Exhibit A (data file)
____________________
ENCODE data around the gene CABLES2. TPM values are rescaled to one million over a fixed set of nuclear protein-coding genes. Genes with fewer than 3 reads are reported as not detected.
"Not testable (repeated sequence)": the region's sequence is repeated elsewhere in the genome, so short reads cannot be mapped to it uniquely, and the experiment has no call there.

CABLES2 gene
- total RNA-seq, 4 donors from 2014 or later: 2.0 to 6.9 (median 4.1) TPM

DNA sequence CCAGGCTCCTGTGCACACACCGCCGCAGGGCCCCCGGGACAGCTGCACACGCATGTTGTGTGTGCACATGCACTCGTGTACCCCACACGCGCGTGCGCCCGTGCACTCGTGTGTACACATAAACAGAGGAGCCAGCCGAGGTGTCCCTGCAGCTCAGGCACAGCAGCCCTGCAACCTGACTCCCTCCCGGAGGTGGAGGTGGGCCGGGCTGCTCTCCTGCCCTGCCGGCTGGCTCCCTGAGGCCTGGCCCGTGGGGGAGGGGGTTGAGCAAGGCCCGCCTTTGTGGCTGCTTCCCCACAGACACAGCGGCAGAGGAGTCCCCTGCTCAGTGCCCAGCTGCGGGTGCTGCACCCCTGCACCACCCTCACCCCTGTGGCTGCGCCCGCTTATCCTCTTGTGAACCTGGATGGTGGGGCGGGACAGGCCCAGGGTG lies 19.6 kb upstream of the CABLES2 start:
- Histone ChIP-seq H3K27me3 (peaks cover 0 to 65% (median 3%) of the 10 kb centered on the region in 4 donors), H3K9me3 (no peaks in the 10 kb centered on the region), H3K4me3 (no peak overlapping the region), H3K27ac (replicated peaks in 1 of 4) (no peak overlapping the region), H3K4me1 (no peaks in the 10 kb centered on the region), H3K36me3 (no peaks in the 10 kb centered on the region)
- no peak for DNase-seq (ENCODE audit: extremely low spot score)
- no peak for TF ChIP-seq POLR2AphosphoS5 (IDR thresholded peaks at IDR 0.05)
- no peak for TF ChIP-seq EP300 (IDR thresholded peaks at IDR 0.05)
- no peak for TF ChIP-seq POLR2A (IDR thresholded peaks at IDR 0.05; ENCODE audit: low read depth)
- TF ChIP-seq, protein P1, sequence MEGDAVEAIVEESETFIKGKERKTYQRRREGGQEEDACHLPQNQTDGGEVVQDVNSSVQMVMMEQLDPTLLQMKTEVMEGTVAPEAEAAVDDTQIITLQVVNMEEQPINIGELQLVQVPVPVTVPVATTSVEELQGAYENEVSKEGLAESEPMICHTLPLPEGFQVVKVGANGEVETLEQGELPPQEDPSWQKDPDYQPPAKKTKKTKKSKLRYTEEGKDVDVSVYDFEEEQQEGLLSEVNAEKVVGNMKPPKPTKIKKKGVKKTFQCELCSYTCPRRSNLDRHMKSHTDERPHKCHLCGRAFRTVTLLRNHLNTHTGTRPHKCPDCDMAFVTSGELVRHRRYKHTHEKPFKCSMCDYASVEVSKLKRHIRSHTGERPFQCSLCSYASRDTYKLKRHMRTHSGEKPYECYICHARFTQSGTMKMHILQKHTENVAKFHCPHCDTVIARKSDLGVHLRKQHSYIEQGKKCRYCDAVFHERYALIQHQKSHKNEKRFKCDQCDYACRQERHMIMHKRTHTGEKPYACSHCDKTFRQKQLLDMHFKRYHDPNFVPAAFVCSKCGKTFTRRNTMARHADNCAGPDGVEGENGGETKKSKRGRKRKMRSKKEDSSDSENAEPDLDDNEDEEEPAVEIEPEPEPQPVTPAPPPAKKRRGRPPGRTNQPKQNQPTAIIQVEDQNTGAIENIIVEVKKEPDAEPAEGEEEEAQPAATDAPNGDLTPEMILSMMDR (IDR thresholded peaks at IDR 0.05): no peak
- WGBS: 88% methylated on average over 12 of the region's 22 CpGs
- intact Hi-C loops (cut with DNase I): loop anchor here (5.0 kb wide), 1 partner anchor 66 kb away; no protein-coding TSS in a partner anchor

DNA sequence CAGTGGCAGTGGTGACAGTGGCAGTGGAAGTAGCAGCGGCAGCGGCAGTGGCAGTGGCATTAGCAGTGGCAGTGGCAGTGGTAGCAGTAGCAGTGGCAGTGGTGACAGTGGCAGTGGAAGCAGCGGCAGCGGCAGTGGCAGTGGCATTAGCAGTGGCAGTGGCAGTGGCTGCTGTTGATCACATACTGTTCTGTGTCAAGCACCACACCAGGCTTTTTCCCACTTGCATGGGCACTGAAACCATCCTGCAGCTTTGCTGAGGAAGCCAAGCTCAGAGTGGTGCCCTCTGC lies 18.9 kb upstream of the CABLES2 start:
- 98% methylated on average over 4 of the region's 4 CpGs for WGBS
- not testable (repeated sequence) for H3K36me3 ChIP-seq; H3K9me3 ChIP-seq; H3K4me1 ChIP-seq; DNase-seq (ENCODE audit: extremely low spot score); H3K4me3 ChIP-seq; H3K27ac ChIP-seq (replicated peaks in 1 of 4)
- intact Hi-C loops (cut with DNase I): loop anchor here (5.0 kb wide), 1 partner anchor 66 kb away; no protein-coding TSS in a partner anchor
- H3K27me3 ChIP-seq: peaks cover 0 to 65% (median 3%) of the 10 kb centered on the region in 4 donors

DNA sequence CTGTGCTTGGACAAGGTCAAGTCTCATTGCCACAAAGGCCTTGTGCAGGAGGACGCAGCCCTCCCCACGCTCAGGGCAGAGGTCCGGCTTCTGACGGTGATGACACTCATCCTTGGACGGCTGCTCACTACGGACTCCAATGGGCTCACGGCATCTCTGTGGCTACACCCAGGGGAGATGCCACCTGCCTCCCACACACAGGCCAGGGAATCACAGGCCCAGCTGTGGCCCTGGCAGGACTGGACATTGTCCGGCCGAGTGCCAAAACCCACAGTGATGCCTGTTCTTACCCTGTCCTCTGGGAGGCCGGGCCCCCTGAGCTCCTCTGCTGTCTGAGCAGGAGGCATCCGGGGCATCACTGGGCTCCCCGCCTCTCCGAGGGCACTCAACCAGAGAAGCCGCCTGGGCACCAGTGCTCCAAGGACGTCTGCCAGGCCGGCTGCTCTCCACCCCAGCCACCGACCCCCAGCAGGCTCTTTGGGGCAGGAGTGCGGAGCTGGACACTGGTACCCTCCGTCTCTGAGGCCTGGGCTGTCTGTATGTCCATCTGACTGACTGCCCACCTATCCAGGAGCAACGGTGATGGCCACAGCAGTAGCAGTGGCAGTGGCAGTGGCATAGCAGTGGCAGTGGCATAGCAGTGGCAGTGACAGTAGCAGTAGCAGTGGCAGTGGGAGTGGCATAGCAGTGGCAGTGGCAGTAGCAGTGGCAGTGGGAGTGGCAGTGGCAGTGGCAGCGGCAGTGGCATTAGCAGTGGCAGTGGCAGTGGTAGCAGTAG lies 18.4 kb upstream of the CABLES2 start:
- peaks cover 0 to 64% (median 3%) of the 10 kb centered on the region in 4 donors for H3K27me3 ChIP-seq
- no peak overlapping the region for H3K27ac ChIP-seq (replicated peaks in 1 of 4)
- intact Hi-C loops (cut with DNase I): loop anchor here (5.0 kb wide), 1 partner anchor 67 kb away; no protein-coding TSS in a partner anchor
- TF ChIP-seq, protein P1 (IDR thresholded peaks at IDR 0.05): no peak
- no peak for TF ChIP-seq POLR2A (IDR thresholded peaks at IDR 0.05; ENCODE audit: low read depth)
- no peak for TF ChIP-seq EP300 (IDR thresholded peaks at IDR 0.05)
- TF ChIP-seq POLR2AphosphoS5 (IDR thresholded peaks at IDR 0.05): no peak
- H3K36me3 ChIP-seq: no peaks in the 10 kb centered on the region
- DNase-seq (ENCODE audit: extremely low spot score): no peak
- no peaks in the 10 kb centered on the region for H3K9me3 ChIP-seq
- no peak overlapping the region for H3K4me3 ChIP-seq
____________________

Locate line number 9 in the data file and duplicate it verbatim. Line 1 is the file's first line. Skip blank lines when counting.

- no peak for TF ChIP-seq EP300 (IDR thresholded peaks at IDR 0.05)